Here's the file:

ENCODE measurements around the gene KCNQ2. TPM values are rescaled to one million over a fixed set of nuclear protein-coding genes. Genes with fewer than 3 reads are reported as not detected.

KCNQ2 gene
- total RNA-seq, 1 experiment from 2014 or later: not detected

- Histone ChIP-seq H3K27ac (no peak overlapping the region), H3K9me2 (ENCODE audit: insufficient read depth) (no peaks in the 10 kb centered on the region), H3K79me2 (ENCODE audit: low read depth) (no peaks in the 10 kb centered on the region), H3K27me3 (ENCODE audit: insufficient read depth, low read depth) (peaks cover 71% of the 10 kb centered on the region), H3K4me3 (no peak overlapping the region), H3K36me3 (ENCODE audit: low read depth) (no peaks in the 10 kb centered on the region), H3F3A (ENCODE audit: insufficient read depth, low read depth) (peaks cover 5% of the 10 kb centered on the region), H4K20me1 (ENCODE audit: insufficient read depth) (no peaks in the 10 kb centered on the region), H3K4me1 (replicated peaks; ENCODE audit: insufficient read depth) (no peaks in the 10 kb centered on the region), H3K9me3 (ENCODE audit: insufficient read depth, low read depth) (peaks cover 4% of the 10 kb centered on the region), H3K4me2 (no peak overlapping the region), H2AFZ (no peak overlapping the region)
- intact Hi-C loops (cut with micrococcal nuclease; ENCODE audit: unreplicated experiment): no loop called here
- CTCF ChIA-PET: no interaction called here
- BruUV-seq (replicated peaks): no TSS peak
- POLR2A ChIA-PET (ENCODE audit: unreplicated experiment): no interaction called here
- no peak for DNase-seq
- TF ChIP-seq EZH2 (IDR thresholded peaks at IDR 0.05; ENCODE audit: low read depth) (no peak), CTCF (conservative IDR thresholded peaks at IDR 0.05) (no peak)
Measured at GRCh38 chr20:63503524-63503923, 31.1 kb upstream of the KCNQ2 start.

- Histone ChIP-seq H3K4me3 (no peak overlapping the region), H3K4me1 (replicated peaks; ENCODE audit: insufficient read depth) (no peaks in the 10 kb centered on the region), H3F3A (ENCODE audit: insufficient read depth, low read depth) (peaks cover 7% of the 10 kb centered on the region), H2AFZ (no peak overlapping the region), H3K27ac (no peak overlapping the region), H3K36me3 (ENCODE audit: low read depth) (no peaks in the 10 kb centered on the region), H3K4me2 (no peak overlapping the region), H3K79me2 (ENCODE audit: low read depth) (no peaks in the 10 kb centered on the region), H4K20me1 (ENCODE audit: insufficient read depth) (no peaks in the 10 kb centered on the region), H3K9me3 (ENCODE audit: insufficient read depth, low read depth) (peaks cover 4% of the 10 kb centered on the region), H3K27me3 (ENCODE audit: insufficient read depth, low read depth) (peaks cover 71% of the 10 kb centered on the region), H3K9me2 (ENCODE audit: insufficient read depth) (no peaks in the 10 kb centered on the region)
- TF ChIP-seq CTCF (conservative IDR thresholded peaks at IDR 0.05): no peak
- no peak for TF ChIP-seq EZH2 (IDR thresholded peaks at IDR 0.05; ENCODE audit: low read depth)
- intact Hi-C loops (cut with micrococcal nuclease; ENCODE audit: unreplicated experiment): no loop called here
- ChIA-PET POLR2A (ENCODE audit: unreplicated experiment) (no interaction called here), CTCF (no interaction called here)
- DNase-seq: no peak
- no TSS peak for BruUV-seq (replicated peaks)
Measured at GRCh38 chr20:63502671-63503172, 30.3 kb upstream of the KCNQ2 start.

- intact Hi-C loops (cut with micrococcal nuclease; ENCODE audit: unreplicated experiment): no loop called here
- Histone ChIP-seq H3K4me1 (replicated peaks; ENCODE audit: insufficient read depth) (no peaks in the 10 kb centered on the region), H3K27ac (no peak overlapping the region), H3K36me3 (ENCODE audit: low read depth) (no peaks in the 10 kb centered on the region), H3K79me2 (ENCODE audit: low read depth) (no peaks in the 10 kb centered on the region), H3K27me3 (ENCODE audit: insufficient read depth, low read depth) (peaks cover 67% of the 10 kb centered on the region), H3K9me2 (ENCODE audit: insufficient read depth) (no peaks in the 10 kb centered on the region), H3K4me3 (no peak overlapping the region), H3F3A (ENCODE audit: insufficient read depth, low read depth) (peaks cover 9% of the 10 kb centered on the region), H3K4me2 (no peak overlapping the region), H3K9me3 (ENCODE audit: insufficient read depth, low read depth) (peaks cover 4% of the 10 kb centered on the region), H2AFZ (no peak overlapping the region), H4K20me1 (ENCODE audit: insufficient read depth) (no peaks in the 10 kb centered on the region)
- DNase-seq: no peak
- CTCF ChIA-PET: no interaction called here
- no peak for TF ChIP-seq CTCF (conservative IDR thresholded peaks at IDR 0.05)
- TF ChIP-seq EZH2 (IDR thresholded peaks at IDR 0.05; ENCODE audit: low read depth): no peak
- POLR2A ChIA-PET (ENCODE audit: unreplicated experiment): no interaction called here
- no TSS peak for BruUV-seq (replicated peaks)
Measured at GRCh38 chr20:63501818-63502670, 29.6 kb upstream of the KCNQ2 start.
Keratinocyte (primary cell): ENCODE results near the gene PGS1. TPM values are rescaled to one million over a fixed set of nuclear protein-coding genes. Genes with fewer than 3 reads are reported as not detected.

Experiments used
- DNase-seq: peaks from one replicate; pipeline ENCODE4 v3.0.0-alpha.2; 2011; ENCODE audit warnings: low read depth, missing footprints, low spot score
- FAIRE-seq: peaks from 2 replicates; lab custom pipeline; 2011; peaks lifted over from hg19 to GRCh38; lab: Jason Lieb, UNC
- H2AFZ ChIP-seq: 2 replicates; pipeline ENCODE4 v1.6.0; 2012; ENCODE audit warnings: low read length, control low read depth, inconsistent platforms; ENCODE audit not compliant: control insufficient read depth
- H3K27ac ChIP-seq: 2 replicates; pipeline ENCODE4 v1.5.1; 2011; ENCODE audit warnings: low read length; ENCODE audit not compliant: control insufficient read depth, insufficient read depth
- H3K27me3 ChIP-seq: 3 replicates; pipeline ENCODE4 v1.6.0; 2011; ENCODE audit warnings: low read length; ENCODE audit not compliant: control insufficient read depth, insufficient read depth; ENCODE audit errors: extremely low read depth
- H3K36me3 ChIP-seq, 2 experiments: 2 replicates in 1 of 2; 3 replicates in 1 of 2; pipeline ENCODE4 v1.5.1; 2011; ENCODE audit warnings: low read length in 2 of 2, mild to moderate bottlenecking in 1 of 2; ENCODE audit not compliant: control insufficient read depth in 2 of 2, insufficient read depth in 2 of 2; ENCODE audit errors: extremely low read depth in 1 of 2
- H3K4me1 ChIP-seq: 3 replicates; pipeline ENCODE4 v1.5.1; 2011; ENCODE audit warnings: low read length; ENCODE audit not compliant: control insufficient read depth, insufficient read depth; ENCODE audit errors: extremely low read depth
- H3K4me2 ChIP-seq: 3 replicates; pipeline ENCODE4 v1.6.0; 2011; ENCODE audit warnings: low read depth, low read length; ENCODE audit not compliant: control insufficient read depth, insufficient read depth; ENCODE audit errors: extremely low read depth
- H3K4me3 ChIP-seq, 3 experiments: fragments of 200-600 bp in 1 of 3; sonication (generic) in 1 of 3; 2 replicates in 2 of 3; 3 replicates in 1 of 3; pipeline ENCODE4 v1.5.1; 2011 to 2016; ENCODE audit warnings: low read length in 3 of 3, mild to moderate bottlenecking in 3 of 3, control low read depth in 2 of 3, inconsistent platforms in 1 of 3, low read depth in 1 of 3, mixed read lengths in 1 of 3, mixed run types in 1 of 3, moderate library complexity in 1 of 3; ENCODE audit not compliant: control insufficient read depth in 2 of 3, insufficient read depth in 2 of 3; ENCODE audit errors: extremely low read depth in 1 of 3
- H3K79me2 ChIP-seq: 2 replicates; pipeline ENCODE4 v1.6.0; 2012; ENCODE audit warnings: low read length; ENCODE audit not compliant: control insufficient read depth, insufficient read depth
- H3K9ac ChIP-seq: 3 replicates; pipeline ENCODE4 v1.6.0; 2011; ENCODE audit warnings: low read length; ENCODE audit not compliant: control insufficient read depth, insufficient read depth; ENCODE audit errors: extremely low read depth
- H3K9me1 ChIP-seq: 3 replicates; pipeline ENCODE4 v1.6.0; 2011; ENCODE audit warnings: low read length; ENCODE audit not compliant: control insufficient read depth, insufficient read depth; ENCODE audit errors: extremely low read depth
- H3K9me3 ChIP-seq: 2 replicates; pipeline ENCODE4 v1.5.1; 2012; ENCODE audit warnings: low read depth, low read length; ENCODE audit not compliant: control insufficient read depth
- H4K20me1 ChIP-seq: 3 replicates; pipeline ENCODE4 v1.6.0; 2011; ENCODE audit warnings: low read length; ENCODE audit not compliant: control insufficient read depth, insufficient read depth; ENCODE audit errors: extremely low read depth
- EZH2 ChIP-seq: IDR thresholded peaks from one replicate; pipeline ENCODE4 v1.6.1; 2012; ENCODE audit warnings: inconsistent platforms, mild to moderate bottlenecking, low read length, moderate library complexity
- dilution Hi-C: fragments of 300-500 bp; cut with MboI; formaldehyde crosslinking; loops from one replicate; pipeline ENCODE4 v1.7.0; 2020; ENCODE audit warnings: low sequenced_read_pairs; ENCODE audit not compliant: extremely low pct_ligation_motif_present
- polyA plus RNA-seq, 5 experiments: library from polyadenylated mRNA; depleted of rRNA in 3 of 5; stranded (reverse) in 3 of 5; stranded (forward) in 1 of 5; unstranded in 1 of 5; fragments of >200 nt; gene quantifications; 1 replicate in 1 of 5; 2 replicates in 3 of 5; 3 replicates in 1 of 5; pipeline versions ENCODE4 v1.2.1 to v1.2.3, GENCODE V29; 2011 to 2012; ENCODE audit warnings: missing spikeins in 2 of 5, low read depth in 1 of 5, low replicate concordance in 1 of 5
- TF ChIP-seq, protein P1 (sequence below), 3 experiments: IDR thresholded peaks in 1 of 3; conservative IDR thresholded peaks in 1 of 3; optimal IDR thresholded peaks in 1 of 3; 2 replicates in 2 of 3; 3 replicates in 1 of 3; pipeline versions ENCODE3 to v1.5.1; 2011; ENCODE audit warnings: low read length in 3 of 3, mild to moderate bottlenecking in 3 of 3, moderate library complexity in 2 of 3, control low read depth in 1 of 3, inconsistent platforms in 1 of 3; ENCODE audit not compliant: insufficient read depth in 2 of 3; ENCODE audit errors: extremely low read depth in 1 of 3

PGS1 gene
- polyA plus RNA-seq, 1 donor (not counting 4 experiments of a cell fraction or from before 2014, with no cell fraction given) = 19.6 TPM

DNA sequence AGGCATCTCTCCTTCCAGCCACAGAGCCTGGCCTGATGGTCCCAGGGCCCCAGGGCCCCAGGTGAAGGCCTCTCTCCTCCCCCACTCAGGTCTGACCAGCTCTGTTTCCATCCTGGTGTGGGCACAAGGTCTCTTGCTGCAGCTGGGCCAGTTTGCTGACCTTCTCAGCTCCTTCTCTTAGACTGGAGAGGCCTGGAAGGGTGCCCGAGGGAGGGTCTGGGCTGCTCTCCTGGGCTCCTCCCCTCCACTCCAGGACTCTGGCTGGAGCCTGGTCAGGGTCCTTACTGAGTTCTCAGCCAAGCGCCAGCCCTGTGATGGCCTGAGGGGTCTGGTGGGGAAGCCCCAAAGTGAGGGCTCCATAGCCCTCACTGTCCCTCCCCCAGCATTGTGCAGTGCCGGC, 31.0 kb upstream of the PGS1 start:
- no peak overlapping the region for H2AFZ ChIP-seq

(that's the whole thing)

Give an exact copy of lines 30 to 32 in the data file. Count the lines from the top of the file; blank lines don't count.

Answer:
Experiments used
- DNase-seq: peaks from one replicate; pipeline ENCODE4 v3.0.0-alpha.2; 2011; ENCODE audit warnings: low read depth, missing footprints, low spot score
- FAIRE-seq: peaks from 2 replicates; lab custom pipeline; 2011; peaks lifted over from hg19 to GRCh38; lab: Jason Lieb, UNC